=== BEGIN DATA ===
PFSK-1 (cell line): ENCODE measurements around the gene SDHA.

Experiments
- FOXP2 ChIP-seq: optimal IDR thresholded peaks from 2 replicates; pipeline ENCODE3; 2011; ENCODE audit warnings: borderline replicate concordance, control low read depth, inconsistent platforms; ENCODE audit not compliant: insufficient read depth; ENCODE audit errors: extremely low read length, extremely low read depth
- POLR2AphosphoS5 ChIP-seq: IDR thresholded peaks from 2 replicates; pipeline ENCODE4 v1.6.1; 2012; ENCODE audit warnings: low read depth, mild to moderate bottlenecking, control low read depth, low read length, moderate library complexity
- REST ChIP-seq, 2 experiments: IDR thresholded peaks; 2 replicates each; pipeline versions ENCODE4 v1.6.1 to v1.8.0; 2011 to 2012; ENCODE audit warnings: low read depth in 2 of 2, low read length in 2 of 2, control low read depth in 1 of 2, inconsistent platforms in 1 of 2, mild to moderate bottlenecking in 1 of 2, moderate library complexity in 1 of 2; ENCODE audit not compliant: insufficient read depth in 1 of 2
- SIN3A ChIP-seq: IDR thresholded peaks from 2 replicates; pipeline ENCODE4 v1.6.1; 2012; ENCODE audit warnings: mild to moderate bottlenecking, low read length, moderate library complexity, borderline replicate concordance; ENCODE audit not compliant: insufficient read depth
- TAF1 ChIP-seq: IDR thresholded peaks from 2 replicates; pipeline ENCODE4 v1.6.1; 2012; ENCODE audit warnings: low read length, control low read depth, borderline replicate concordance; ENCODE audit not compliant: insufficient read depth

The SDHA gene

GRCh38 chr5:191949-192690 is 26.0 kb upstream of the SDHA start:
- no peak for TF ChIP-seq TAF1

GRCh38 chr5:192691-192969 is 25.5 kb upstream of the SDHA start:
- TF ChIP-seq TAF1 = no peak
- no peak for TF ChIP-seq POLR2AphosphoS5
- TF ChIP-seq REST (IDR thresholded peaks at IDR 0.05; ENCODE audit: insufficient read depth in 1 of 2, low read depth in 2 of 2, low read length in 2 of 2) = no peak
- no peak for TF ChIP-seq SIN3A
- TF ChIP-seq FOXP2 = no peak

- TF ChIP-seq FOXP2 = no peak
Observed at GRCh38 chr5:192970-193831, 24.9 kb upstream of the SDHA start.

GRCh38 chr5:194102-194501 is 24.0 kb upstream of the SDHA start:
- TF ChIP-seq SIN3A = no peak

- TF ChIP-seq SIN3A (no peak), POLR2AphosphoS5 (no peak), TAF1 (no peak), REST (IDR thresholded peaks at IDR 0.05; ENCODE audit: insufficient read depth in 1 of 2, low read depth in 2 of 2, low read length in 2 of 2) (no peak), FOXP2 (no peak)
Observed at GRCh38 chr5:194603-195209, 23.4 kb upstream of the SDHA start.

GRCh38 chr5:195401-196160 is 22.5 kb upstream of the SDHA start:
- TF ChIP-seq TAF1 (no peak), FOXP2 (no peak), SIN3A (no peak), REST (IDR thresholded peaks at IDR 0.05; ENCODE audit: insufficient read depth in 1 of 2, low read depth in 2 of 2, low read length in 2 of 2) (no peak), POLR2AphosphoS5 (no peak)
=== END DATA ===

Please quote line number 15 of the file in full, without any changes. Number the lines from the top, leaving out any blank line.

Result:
- no peak for TF ChIP-seq SIN3A